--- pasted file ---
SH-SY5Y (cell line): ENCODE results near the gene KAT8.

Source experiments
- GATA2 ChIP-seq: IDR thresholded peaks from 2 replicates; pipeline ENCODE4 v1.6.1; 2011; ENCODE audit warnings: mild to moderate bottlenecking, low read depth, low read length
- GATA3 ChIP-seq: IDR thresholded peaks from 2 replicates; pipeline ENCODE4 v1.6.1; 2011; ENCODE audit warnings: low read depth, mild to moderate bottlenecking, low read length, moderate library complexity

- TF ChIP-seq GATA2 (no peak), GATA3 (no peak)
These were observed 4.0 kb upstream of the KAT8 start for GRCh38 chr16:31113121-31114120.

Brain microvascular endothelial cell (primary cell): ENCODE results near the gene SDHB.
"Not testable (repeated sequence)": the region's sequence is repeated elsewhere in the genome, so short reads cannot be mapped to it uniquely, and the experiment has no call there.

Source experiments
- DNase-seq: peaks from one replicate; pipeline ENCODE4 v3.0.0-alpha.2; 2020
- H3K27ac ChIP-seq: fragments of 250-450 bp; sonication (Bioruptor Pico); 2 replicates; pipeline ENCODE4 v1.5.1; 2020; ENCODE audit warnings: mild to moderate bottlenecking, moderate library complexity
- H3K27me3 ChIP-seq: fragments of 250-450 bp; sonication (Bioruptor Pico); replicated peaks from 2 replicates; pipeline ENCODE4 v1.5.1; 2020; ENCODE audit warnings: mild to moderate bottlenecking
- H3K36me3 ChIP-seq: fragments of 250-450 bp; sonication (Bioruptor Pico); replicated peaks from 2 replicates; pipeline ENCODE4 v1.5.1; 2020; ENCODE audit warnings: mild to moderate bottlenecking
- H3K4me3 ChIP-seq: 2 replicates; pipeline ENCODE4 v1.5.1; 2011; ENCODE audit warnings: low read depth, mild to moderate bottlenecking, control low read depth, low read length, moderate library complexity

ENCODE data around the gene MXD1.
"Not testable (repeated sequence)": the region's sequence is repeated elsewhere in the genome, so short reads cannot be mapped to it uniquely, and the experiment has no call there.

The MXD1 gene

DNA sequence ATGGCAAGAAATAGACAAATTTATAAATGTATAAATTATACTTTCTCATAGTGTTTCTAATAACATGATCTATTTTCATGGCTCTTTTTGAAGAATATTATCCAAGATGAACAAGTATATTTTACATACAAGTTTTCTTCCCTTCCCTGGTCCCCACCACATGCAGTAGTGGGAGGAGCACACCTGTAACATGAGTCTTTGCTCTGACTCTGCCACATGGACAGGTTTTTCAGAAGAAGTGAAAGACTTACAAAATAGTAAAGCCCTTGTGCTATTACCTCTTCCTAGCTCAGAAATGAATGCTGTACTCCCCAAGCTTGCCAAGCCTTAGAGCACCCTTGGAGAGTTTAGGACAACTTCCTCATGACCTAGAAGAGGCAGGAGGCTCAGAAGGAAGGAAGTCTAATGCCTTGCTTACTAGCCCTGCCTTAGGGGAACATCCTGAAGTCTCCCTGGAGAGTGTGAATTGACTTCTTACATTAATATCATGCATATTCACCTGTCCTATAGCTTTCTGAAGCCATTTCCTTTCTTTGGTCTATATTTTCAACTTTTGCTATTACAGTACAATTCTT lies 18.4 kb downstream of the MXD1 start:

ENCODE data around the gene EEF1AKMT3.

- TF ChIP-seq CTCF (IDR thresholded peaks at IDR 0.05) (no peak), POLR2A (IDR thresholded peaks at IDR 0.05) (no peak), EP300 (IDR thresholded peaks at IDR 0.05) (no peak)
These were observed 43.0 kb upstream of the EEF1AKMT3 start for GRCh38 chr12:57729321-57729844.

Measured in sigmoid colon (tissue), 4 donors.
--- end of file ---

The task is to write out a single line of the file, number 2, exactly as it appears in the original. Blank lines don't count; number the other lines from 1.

Source experiments